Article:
Validity and truths and the opportunity for understanding

Below are two posts I wrote in a row on Facebook today. Normally I don’t post personal things at this blog but this was an instance where I wanted to retain this thought process. Like the asexual post I did previously, this is pretty indicative of my general view on life, so it feels relevant to this blog.

I guess this is kind of me thinking aloud, and kind of coalescing thoughts from many months and years of rumination.


first post:
There are so many things I have thoughts on that I don’t write posts about, because I tend to have a complicated view of most things. So to explain my view, it would need to be a dissertation for someone else to truly understand what I’m trying to say. Most of the time, I feel like it isn’t important enough to do this because my opinion is simply one of many, and I don’t feel that it’s more valid than anyone else’s, so it seems like the expenditure of energy is unnecessary. I thought of this because there were about 4 topics I could have written an essay about today.

second post:
I tend to see both sides of the situation and generally speaking often think there are valid points on many sides of any argument (which is what complicates things). But sometimes I am confronted with the unexpected truth that my more empathetic/neutral view on things isn’t always the norm, which means sometimes I’m in a unique position to bridge a gap. My natural inclination to want to help others means I see this as a good thing, but my equally natural inclination to think I’m not good enough for anything means I constantly question if I’m doing something well enough or if someone else would be better at this. Still, it doesn’t stop me from feeling accomplished by some minor goals.

I thought of all of this because of something I’ve been working on for a while at work and mostly finished today. I was very pleased with myself, especially because it was a thing I self-assigned simply because I felt there was a need for it. I’ve done this many times in the past on many topics and I’ve always had good feedback but this particular thing is more meaningful, I think. It won’t change things in some massive way but I think ultimately in the future it has the potential to help others in some minor way. And I forget a lot that there’s any point to my existence because I figure I’m some sort of freak of nature who’s never part of the norm but who equally doesn’t matter to that same norm for that reason. I’ve always seen myself as completely forgettable and am constantly surprised when people remember me or say they were sad when I was gone or say anything nice about me.

Even these posts I’m making are abnormal for me because I generally don’t see any point in talking so much about myself and blahblah who cares? But every now and then I take that anthropological eye I use to view the world and turn it on myself and sometimes find it interesting to both acknowledge and examine what sort of person I am and what motivates me. So I hope this post doesn’t sound like some obnoxious egoistic bullshit trying to tell people I’m awesome, because I’m not and that’s not the point of this post. All I’m saying is, it’s interesting to look at yourself from a more objective standpoint than the emotionally subjective criteria I normally reserve for self-directed thoughts. I find it particularly interesting because all the times I think I suck I can’t really discount or argue the reasons, but if I as a person were someone else entirely, and if that me were disconnected from myself completely and I was viewing that new me as someone else, I think I would think she had accomplished many goals that I, as myself, still think I need to attain in the future.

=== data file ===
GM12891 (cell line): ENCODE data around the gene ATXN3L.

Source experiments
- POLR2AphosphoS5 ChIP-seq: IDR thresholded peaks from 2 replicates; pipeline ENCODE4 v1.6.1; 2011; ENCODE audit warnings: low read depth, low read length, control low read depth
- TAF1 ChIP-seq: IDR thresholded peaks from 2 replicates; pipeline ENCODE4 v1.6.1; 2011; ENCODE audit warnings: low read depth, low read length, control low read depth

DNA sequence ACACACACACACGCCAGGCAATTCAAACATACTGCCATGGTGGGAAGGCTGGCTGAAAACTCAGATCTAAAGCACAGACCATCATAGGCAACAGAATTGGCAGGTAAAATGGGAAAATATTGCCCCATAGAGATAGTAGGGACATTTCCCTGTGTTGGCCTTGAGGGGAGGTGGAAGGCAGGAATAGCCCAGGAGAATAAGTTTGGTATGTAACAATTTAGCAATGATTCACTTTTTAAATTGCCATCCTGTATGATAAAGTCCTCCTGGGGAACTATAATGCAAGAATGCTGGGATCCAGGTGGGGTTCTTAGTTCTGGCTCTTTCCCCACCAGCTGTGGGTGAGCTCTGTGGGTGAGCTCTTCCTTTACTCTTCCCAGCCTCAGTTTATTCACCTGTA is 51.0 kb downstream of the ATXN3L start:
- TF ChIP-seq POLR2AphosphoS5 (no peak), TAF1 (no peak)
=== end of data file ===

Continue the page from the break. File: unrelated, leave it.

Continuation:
It’s like I understand who I am as a human being, all the flaws especially, but I don’t put accomplishments in words that are impactful to myself. So I see myself as unimportant and forgettable and not really that interesting, but then I run into situations where, for example in relation to this thing I made recently, someone involved from the outside basically said, “Thank god we found you” and “I’m so happy you exist!” This was because of my unique position where I got what they were saying and believed in it too, but I also understood the context of my own job and believed in the thought process there as well, so I was able to do something that addressed both sides as equally valid– rather than taking the stance that one side is right and the other is wrong.

I feel like that black and white thinking is far too prevalent, especially lately in the US, and I don’t understand it. Just about every topic I know is more grey area than anything, and just about every person I know has a valid reason for thinking the things they think in the context of their own life and experience, and the validity of one person’s beliefs or understanding doesn’t have to directly undermine another’s, even if they are at opposite sides of a spectrum. Both sides can be equally valid and equally have good points without it meaning the other is incorrect or evil or wrong or lazy or ___-ist. All it means is somewhere in the process of how they got to that opinion or belief, there is a step where they will be in alignment with the person on the other side of the scale. And if people would focus more of their attention on respect and understanding and mediation, they would realize that a lot of the fighting that exists in the world doesn’t really need to exist. We’re all more alike than we realize, and if we truly tried we could find common ground. If not by ourselves, than in a group of varying beliefs where together we paint a greater picture of the whole than we ever did on the tiny little canvas of our own minds.

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